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This 24-year-old visual artist’s canvas is your ukay haul

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Any designer would agree: Fashion is an art form. 

But for 24-year-old visual artist and designer Mark Taojo, it isn’t just a declaration countered at naysayers but something taken a bit more literally.

“Art led me here,” says the Davao-born creative on how he found his path to fashion. His story didn’t start with clothes but with a traditional canvas. Three years ago, Mark was recruited by a local gallery for a residency program, as an artist whose sketches and paintings have been displayed on gallery walls. Now, he also spearheads Weary Studios, a fashion project housing his repurposed painted garments.

This Davao-born artist turns ukay hauls into wearable art 1

“It started as a hobby. I couldn’t afford to buy band merch, so I just made my own,” Mark says. “I started to explore printing with stencils, hand-painted graphics on shirts and the silk-screen process.”

“When I arrived in Manila and the pandemic came about, I thought about making a custom collection. I thrifted denim jackets and recycled old clothes from my closet and started painting on them,” he continues.

Weary Studios released its first collection in August last year, while the second collection “Gloom” dropped in December. The common thread between them is the canvas of choice—old garments discarded in thrift stores, now made anew by the artist’s hand.

For this week’s Seen on Scout, we talked to Mark about his visual work, repurposed fashion, and the fine art of juggling both.

This Davao-born artist turns ukay hauls into wearable art 3

Fashion is wearable art, and as a visual artist, it seems even truer in your case. Is it easy to jump from one medium to another, from canvas to clothes?

I get to use my skills from both mediums on each other. I paint and draw on my clothes, and I’ve even used prints in my paintings, too. 

In my opinion, there isn’t any big difference between both mediums. Personally, I’m able to express myself in both. I mostly do self-portraits when I paint, and fashion is an art form that shows who I am too, just like my self-portraits.

What are your go-to tools when it comes to recreating clothes? Can you walk us through your process?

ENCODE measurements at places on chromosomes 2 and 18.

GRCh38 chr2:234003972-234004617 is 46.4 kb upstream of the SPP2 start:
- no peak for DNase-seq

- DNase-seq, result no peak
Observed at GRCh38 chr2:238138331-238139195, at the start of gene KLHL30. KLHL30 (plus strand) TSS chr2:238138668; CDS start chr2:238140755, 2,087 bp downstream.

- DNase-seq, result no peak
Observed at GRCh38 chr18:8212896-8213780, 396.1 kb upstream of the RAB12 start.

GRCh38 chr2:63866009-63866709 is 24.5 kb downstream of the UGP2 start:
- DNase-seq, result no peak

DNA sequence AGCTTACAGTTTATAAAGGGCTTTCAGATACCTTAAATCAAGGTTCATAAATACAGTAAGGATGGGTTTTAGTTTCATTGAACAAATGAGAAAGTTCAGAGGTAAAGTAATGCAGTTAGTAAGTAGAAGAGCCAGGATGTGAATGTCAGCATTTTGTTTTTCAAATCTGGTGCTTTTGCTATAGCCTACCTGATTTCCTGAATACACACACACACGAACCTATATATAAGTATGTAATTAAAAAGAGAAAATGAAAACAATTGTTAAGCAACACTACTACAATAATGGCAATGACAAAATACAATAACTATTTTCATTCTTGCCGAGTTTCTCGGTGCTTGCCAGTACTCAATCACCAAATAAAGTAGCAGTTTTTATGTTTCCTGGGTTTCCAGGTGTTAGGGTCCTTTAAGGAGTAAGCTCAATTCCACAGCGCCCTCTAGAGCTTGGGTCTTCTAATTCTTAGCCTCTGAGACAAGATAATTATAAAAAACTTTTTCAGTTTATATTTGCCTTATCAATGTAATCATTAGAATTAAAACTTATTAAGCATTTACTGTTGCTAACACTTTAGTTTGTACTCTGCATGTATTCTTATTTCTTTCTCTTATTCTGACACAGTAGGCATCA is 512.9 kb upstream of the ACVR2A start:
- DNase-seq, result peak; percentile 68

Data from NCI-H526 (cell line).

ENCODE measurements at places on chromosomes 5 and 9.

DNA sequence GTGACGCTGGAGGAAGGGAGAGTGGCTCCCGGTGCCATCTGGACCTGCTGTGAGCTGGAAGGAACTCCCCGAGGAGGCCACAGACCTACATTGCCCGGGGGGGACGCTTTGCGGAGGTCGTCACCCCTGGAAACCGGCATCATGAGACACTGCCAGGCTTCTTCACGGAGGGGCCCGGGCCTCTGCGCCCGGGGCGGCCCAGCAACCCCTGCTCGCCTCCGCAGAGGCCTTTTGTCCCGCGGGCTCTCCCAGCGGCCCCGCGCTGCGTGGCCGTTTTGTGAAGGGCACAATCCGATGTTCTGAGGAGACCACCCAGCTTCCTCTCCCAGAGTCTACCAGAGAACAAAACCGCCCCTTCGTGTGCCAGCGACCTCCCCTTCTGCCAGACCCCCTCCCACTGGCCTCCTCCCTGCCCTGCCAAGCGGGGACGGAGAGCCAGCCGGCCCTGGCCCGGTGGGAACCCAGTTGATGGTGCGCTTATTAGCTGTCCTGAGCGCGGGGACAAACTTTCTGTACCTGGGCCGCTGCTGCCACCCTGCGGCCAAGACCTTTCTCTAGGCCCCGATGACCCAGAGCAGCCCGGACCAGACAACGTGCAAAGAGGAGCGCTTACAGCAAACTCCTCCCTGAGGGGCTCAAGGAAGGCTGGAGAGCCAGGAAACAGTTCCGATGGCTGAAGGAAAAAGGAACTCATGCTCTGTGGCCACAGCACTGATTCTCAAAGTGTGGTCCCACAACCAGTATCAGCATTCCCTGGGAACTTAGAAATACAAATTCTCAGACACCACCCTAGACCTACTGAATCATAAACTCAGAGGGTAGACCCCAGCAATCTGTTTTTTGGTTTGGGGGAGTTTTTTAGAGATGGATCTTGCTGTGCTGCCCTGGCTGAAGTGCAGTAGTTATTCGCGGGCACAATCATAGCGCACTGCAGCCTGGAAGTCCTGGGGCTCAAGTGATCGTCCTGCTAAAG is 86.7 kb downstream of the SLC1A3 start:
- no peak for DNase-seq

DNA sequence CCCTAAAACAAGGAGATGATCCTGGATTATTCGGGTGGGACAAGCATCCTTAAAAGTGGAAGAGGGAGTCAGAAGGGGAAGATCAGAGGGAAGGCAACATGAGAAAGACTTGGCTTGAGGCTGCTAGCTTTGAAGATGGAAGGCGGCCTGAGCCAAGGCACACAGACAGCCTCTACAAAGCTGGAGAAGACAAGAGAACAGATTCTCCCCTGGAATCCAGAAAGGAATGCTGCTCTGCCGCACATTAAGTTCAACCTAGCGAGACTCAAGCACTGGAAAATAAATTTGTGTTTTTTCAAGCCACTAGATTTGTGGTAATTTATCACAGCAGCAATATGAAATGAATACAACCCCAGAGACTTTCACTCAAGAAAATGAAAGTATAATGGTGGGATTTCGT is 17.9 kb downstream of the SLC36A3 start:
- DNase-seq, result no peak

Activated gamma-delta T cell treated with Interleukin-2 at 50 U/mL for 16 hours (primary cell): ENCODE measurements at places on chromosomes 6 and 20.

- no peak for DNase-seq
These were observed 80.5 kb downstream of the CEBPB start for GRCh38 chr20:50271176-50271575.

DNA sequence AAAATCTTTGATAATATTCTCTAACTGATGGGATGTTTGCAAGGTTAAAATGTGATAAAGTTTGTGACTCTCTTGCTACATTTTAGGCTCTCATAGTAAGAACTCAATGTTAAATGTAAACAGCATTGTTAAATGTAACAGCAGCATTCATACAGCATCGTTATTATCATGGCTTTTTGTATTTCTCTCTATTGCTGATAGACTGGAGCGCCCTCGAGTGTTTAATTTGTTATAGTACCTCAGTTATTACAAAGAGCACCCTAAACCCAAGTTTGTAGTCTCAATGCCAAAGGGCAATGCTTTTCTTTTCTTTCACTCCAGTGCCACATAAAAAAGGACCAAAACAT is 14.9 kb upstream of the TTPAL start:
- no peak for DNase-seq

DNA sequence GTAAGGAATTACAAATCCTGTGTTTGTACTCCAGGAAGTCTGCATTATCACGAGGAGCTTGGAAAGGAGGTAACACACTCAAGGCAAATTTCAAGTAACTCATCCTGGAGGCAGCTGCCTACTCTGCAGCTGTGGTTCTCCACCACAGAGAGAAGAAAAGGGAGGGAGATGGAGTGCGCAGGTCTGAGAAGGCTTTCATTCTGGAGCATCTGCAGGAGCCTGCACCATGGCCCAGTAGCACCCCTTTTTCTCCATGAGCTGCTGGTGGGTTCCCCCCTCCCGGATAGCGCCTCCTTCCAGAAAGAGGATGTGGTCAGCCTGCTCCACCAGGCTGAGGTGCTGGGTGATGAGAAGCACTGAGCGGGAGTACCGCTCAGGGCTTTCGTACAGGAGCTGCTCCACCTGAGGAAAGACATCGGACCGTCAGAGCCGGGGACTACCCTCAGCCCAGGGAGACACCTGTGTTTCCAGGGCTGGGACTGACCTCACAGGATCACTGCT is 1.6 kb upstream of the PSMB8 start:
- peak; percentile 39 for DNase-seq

Usually, I have a single word for a concept like my second collection “Gloom.” I go straight to thrift shops and start curating from there. I lay everything down and start matching colors and patterns. I cut them and merge them into one, then that’s the time I’ll begin thinking of visuals that’ll suit the “Gloom” concept. It’s a very in-the-moment process—I go straight to the garment and just do what I feel at the moment.

 

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A post shared by WEARy Studios (@wearystudios)

What is the most fascinating part about repurposing garments into new creations? 

It’s the recycling itself. There is so much waste in fast fashion that we can’t even comprehend. Through repurposing garments, I get to waste less and I get to express myself in clothing, too.

Clothes are not just garments wrapped around our bodies—it’s self-expression, too.

Where do you get inspiration when recreating clothes? 

I surround myself with documentaries about designers or just follow them on their socials for inspiration. My go-to designers are Yohji Yamamoto, Rick Owens and Rei Kawakubo. When you stick to an aesthetic, it gets easier to create clothes. In my case, I love black, uneven, bold and striking cuts. 

 

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A post shared by WEARy Studios (@wearystudios)

What do you want people to feel when wearing your designs? 

My tagline is “Wear who you are.” I make clothes for people to realize that self-appreciation and exploration are the keys to confidence. Clothes are not just garments wrapped around our bodies—it’s self-expression, too.

This Davao-born artist turns ukay hauls into wearable art 2

Where do you see Weary Studios and your art heading in the future? 

In the future, I might merge my art and fashion fully. I could join art exhibits with paintings of my clothes or with the clothes themselves, or see my designs on the runway. I’m hoping for more collaborations with personalities or brands that I look up to, so I can spread my vision and inspire more creators to keep creating.

But right now, I’m just enjoying every piece I make. The possibilities are endless when you like what you do.

Read more:
This 23-year-old designer defines youth fashion’s role in 2020
This young Cebuano designer is Filipino sustainable fashion’s future
WDYM grandma hobby? These 4 IG artists will make crochetcore happen (again)

This story is part of our #SeenOnScout series, which puts the spotlight on young creatives and their body of work. Join the Scout Family & Friends Facebook group right here, and share your work with us in the group or through using #SeenOnScout on Twitter and Instagram.

Photos courtesy of Mark Taojo


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